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4 Costly Pitfalls Along a Patient’s Healthcare Journey – and How to Avoid Them With Digital Healthcare

concerned doctor checking medical charts

For hospitals and other care establishments, every day sees the challenge of streamlining service efficiency without compromising the level of care. It’s a balancing act that constantly runs the risk of failing on both sides – gaps appearing in the patient care continuum and no money in the budget to plug them.

Digital healthcare has the potential to solve this problem by increasing the efficiency of service, saving process and staffing costs and delivering a better patient experience. To illustrate the point, we’ve picked out four of the most common and most costly pitfalls.

1. Patient non-attendance

In the year 2017/18, UK NHS hospitals recorded nearly eight million missed appointments, not including those cancelled in advance. At a cost of £120 per appointment, that amounted to nearly £1billion of wasted money.

Failure to turn up for assessments or treatments is not simply a matter of poor organisation on the part of patients. There are more deep-seated psychological reasons, which need to be addressed through good communication in the lead-up to the appointment, while the patient is still at home.

For many patients, any sort of healthcare intervention is a daunting prospect. There is a fear of the unknown. The more healthcare providers can do to educate patients and offer them reassurance ahead of any hospital visit, the more likely patients are to attend.

How digital healthcare can help

Digital healthcare apps like Medix Journi can be downloaded onto patients’ own devices, opening up a channel for easy communication with healthcare professionals. This enables the sharing of information in the form of documents and videos, and even video counselling where it is required, all of which helps to keep the patient engaged and, therefore, more likely to turn up at the prescribed time and place.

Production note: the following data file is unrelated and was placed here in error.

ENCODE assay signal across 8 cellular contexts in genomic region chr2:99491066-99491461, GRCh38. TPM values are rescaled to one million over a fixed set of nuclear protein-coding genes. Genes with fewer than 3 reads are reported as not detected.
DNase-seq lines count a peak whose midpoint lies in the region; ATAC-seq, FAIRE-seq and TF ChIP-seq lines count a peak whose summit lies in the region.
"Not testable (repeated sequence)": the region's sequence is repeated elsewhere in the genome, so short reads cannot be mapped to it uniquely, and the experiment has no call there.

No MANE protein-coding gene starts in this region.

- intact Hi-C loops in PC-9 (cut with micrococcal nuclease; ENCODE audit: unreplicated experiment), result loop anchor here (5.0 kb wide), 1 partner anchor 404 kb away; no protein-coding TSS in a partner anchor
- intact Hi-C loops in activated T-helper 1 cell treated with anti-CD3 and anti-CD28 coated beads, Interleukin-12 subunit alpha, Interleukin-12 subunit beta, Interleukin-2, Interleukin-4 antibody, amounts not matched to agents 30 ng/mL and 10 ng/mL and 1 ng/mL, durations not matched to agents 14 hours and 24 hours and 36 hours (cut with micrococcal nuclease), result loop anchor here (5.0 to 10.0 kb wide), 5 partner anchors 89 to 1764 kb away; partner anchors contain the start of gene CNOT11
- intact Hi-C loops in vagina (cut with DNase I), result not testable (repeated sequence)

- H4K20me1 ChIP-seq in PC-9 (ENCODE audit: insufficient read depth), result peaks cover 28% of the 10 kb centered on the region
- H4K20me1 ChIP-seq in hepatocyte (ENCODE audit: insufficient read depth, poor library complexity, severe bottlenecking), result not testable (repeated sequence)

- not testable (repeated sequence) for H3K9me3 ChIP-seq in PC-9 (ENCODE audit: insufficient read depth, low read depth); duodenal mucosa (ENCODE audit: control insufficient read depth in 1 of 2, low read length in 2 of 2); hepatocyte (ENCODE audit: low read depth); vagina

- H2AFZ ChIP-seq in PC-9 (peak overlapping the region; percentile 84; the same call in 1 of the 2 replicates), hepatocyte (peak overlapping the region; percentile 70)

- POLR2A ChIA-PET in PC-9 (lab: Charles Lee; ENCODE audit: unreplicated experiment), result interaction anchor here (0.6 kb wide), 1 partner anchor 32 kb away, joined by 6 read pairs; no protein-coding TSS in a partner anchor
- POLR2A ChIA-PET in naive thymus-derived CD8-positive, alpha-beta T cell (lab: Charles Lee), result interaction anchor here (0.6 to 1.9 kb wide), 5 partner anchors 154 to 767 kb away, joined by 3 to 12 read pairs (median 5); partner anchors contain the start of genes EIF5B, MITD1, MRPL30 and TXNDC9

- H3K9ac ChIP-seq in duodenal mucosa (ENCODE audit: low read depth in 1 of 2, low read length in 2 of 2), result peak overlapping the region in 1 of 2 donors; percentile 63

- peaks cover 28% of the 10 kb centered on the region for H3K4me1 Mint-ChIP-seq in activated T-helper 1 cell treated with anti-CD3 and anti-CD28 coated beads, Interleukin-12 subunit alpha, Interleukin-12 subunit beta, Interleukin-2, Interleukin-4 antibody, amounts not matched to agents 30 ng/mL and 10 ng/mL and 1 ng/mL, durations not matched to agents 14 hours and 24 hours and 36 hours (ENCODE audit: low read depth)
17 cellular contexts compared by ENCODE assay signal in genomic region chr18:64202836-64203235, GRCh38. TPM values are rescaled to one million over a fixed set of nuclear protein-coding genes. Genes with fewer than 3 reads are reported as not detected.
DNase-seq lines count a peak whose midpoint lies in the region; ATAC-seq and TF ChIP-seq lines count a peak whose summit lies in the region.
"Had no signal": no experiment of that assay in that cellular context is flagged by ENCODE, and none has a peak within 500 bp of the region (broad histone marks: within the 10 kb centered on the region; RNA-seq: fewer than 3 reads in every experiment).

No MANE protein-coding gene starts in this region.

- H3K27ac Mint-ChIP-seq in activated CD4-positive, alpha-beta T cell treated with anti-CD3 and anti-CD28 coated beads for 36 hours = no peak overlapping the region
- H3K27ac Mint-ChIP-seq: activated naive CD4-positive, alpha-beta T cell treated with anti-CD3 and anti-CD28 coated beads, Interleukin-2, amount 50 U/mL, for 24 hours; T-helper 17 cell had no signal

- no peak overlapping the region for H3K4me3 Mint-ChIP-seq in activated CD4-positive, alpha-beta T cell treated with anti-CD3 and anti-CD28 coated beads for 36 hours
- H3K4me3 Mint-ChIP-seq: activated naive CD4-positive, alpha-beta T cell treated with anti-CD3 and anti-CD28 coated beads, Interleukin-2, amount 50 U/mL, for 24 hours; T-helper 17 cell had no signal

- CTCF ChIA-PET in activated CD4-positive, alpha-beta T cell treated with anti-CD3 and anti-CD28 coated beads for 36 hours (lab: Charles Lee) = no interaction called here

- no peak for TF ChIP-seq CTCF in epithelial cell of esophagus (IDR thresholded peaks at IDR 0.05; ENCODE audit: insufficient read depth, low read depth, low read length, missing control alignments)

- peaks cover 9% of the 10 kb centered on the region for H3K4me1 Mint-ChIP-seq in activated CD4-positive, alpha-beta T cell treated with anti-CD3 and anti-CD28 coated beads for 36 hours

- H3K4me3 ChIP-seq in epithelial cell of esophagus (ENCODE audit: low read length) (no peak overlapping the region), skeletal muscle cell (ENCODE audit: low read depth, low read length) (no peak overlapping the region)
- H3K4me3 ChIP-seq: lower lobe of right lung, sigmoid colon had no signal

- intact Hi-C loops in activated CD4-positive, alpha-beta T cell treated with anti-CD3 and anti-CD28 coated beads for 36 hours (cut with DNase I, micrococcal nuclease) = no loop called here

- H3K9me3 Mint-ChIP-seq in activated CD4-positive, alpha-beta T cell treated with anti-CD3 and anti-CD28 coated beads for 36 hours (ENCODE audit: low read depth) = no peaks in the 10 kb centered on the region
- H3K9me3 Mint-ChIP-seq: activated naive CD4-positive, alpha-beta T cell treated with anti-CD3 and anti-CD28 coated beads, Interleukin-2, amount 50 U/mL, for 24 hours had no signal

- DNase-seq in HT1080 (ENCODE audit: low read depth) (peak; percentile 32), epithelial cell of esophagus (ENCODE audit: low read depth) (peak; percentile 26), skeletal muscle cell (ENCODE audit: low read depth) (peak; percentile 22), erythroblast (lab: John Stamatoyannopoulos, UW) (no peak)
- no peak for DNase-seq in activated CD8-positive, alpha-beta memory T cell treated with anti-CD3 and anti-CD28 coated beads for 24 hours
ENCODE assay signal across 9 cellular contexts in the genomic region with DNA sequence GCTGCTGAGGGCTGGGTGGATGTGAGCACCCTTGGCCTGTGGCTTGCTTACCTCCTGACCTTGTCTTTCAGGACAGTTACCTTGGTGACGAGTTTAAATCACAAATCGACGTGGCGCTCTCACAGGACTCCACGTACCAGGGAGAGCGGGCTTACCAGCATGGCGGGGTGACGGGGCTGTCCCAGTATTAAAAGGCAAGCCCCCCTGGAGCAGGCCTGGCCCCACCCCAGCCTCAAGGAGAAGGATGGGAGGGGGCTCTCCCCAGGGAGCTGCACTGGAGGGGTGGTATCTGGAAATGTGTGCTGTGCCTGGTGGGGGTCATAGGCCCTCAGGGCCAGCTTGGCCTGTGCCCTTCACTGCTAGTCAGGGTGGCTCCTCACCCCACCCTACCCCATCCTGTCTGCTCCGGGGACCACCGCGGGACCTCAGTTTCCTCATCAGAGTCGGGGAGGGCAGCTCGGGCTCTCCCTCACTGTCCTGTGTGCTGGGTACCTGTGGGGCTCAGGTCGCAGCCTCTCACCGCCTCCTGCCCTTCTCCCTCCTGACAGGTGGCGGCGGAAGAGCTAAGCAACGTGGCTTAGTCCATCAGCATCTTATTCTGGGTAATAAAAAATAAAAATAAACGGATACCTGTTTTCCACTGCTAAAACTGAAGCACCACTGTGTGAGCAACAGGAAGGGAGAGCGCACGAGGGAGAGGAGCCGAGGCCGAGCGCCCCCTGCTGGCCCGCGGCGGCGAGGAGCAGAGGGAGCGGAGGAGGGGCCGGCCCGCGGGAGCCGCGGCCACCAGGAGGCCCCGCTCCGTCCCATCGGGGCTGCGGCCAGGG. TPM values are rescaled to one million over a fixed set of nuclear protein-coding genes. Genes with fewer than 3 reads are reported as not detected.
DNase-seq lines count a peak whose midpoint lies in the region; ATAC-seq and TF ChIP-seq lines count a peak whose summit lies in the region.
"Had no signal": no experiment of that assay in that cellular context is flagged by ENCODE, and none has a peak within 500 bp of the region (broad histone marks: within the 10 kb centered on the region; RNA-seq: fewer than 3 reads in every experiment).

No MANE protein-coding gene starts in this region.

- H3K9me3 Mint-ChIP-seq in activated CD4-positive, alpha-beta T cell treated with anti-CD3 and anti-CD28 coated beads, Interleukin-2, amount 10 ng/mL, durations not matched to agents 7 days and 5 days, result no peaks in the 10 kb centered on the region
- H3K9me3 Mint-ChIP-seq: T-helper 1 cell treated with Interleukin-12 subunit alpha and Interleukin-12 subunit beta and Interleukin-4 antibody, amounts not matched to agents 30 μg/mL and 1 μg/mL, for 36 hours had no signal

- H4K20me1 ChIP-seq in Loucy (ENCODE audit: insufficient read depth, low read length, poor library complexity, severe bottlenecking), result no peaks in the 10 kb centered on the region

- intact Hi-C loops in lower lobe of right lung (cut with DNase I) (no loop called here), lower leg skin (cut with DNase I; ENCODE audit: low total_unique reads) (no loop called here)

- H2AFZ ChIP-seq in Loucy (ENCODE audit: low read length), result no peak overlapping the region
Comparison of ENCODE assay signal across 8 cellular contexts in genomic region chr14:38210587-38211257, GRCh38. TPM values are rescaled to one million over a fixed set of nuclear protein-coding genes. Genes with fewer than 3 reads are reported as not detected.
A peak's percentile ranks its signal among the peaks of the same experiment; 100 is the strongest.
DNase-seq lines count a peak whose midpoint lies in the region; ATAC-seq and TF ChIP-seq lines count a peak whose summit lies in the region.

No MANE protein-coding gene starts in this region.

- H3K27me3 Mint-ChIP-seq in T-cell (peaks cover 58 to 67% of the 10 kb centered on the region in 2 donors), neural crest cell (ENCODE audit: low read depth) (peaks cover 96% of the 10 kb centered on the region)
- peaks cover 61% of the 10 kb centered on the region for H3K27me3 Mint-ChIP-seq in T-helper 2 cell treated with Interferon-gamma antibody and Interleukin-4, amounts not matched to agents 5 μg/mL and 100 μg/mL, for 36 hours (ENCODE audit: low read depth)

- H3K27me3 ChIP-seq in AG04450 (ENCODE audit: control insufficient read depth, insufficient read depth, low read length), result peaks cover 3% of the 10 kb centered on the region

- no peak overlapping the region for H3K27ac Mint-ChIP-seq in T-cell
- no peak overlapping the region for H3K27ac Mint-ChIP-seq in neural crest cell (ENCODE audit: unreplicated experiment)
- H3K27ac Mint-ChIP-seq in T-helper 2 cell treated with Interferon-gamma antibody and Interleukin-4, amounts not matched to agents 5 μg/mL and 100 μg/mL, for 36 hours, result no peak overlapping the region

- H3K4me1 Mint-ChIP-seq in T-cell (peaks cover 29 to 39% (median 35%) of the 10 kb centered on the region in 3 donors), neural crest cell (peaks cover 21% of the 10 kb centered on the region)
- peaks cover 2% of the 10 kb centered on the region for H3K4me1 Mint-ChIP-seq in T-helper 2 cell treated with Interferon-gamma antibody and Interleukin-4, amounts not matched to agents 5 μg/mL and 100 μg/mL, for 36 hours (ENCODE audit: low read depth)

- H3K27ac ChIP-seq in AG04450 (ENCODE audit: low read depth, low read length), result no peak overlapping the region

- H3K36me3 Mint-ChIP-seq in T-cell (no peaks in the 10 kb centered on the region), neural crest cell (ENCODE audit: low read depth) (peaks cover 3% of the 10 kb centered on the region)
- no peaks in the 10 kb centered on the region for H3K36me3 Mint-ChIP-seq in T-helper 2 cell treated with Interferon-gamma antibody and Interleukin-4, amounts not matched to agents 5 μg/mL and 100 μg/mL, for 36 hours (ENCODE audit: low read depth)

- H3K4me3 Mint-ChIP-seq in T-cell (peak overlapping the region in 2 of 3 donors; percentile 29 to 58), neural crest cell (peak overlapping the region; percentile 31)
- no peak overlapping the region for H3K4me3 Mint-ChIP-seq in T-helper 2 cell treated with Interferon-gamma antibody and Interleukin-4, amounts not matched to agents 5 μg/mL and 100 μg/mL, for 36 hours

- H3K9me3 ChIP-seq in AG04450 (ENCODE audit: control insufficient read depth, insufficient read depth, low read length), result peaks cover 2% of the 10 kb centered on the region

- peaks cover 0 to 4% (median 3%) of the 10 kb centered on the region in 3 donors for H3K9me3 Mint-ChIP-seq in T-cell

2. Lost patient records

Once in hospital, the sharing of patient information is crucial to the hospital’s ability to provide timely and accurate care. But in many hospitals this gathering and sharing of information still relies on archaic methods that don’t join up, meaning patients have to repeat the same answers to different practitioners at different stages of their treatment and inconsistencies arise.

More concerning is that approximately two million patient records are lost within the NHS every year, causing extra administrative work, delaying treatment, putting patients at risk, wasting doctors’ and nurses’ time and leaving hospitals exposed to financial penalties.

How digital healthcare can help

Digital healthcare apps enable the joined-up gathering and sharing of patient information at any point in the patient journey, whether at home prior to admission, at the bedside or in treatment rooms in hospital, and back at home post-treatment. Information is collected in real-time, enabling healthcare professionals to make more timely interventions. Once collected, it is stored securely and is easy to find on any connected device in any part of the hospital.

By replacing paper-based record keeping with digital, it is estimated that an average hospital with 500 beds could save £395,000 each year, £60,000 in the production of the physical data sheets and £335,000 in human resources.